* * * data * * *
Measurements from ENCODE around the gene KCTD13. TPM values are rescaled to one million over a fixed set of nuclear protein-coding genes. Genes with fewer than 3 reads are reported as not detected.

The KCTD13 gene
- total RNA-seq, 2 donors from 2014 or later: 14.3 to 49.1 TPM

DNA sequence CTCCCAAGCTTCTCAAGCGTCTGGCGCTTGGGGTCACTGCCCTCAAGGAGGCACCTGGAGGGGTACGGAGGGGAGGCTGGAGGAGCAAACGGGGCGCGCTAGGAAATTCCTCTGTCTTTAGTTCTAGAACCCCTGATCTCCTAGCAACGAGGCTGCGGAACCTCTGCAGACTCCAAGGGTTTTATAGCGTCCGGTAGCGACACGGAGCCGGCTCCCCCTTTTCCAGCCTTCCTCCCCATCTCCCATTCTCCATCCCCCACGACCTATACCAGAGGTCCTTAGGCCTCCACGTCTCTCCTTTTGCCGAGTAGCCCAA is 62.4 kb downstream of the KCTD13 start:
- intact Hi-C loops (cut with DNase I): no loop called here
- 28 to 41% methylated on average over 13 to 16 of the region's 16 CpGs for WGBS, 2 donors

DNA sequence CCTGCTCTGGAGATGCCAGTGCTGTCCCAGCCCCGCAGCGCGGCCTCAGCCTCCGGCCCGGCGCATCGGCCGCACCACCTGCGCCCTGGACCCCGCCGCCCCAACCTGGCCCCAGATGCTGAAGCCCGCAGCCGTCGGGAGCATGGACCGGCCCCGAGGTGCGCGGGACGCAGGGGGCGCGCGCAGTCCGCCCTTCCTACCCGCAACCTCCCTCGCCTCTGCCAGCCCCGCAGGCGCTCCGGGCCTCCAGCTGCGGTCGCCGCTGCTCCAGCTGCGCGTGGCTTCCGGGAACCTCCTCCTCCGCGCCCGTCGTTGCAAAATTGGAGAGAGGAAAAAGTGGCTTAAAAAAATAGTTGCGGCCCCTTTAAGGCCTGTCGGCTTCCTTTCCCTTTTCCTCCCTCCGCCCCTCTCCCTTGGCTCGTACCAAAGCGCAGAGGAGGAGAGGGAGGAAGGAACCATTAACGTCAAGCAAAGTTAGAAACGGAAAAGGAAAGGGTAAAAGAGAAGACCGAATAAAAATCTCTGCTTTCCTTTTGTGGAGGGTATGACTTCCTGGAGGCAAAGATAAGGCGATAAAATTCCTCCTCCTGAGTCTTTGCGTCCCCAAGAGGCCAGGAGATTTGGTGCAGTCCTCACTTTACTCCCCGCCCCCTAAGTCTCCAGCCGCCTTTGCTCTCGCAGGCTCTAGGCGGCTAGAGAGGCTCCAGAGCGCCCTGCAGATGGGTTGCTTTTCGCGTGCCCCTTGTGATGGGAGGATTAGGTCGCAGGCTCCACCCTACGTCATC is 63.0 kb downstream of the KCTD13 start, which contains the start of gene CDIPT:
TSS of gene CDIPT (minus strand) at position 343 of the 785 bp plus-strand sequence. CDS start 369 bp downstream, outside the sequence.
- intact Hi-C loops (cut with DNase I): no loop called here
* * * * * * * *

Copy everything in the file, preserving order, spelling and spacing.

Measurements from ENCODE around the gene KCTD13. TPM values are rescaled to one million over a fixed set of nuclear protein-coding genes. Genes with fewer than 3 reads are reported as not detected.

The KCTD13 gene
- total RNA-seq, 2 donors from 2014 or later: 14.3 to 49.1 TPM

DNA sequence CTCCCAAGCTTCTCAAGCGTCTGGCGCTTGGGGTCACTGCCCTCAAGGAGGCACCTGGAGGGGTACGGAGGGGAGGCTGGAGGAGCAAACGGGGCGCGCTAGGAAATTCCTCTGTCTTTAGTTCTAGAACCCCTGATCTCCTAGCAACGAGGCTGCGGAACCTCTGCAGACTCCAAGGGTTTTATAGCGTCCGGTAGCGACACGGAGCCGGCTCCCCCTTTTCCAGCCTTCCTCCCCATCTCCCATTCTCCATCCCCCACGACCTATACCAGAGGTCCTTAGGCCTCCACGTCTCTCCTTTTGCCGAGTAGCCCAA is 62.4 kb downstream of the KCTD13 start:
- intact Hi-C loops (cut with DNase I): no loop called here
- 28 to 41% methylated on average over 13 to 16 of the region's 16 CpGs for WGBS, 2 donors

DNA sequence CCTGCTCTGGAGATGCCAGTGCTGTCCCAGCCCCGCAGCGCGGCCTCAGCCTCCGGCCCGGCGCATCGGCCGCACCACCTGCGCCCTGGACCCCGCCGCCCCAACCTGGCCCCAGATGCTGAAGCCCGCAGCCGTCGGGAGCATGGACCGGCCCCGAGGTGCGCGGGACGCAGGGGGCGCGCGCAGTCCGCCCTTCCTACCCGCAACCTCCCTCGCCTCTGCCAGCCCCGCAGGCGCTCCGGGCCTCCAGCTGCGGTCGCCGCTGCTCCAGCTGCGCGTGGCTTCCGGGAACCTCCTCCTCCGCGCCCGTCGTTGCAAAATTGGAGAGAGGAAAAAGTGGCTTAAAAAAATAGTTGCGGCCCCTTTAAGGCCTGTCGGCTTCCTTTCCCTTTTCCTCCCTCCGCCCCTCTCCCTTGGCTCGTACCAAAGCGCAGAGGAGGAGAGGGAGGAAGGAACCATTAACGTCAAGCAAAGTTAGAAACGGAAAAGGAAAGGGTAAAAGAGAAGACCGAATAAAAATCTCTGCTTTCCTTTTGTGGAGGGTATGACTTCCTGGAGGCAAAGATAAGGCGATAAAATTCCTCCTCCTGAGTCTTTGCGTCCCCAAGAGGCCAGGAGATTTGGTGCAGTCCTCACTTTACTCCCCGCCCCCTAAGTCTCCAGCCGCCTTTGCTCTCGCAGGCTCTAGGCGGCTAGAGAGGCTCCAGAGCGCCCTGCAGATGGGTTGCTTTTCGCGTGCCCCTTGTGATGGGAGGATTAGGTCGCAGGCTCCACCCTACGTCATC is 63.0 kb downstream of the KCTD13 start, which contains the start of gene CDIPT:
TSS of gene CDIPT (minus strand) at position 343 of the 785 bp plus-strand sequence. CDS start 369 bp downstream, outside the sequence.
- intact Hi-C loops (cut with DNase I): no loop called here